From 1952-1972, Bauer recorded 26 victories and was voted into the LPGA and World Golf Halls of Fame in 2002, through the Veteran’s Category ballot. One of the 13 founding members of the LPGA, Bauer will long be recognized for her longevity, playing in each of the LPGA Tour’s first five decades. The petite blonde will also be remembered as the player who brought a splash of California glamour to the LPGA Tour.
Birthdate: 1911, New York
LPGA Victories: 2
Helen Hicks launched her golf career with several top amateur wins, including a victory over legendary American amateur Glenna Collett Vare at the 1929 Women’s Canadian Open. She recorded two other key wins at the 1931 Women’s Eastern Championship and at the 1931 U.S. Women’s Amateur Championship, where, once again, she defeated Vare in the finals.
Known for her length and strength, as well as her non-classic reported “baseball swing,” Hicks was also the first woman to have signature Wilson golf clubs bearing her name. The company actually gave her the title of “business woman golfer,” and sent her out on the road to engage customers with the power of her game and her big personality. Hicks then helped train future LPGA co-founders and Wilson staff members Opal Hill and Patty Berg how to conduct golf clinics.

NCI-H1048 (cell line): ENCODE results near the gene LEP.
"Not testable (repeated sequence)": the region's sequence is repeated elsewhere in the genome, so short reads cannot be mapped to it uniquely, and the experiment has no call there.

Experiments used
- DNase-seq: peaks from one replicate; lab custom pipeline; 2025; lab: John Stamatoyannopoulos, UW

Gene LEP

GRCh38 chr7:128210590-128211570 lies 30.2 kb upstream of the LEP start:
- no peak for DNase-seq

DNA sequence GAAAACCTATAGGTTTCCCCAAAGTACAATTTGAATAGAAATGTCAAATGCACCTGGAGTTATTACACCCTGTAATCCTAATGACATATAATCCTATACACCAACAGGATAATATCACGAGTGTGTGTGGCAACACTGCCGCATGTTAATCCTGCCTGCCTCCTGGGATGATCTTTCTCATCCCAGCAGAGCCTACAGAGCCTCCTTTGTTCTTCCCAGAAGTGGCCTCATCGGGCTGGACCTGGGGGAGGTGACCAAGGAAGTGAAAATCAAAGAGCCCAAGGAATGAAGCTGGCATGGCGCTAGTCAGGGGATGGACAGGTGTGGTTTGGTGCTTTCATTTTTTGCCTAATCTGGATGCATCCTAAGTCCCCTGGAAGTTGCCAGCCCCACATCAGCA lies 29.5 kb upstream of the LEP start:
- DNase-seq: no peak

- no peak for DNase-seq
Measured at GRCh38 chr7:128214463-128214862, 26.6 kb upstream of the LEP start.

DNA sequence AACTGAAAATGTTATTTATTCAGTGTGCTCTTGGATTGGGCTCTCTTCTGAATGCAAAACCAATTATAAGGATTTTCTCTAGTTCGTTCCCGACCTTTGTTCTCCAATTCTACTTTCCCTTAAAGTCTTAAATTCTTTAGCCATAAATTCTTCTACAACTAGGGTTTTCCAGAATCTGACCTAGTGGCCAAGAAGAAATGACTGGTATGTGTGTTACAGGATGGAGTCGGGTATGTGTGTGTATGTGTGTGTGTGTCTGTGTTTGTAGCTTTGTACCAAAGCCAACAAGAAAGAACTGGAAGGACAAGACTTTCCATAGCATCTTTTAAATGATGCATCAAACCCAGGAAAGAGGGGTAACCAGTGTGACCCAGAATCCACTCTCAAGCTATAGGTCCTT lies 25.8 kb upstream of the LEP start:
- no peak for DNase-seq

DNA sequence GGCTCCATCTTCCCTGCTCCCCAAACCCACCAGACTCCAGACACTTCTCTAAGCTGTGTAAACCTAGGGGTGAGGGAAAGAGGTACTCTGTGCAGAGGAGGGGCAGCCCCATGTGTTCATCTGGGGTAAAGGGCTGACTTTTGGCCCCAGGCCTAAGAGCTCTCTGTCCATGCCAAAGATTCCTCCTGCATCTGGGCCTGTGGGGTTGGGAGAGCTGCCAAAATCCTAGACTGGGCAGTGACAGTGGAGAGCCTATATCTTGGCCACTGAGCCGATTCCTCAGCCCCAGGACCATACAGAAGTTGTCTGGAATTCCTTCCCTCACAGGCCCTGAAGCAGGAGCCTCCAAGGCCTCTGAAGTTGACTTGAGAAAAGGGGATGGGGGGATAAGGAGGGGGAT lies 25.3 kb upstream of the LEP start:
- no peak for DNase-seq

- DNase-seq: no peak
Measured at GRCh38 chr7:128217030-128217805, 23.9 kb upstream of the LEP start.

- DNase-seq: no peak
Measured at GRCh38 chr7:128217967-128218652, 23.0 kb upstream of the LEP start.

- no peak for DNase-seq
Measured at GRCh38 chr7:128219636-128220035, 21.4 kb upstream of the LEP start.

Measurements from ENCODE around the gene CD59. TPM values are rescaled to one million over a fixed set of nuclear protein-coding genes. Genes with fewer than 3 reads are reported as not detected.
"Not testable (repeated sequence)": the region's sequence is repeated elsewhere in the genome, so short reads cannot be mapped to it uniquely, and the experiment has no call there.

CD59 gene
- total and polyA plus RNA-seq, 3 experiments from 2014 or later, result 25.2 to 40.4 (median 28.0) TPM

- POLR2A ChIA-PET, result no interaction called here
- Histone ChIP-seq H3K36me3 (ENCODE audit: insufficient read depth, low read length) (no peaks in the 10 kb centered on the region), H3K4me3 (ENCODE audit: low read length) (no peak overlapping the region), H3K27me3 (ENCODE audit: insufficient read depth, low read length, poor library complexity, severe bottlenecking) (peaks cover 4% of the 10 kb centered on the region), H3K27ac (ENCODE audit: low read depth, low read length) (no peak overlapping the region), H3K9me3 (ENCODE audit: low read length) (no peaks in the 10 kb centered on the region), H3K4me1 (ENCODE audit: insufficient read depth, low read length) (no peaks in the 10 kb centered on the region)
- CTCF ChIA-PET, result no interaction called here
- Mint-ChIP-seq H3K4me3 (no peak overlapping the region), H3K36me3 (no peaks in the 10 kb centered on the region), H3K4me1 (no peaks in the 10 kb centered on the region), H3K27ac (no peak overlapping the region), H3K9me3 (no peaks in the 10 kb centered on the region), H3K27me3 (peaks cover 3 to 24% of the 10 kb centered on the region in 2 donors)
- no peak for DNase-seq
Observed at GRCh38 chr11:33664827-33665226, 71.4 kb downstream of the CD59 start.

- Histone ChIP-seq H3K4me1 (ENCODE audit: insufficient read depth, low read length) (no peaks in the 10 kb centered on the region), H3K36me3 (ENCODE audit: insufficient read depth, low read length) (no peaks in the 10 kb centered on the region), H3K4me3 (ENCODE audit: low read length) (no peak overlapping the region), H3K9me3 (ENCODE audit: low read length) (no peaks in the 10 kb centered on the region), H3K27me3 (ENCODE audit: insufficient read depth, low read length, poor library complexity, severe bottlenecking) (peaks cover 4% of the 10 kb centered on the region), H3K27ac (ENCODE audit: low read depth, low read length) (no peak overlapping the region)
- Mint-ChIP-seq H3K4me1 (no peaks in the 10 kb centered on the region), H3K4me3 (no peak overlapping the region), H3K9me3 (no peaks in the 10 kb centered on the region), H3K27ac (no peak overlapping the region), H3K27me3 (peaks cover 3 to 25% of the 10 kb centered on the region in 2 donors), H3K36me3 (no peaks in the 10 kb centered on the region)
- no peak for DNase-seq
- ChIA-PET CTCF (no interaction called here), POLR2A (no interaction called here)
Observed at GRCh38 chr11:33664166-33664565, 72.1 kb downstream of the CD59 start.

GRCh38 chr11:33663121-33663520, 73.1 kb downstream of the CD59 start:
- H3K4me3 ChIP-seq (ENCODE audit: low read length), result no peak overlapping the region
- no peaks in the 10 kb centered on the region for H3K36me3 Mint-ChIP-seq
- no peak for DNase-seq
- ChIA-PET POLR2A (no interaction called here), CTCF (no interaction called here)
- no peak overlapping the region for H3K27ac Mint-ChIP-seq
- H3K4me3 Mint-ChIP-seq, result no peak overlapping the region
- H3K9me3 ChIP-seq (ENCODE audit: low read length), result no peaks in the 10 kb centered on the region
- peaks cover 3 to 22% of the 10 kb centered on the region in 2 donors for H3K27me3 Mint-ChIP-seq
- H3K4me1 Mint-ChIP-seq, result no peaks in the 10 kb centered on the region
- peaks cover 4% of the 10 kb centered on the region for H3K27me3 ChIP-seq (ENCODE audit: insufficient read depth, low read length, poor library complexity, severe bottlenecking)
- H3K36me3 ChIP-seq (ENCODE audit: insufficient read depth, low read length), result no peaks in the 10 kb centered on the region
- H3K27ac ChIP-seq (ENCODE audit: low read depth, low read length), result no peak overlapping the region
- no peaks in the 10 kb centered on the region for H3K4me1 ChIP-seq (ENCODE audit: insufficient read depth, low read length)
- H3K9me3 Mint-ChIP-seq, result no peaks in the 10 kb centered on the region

Birthdate: 1892, Missouri
Rookie Year: 1950
LPGA Victories: 2
Opal Hill began playing golf at age 31, when physicians urged her to add gentle exercise as she battled a long-time kidney ailment. At one point, she was told she only had three years to live. She not only conquered her illness, but grew to love the game, having won the Kansas City Championship nine times, captured three Doherty Cup titles, was the 1928 North and South Women’s Amateur champion and was named to four U.S. Curtis Cup teams.
She was sometimes called “the matriarch of women’s golf” because she entered the game late and was older than many of her fellow competitors. She was the first LPGA Teaching and Club Professional (T&CP) honorary member from the Midwestern Section. Hill also was the first recipient of the National Golf Foundation’s Joe Graffis Award and was a member of the Missouri Sports Hall of Fame.
Birthdate: 1919, Florida
Rookie Year: 1950
LPGA Victories: 12
LPGA Earnings: $91,740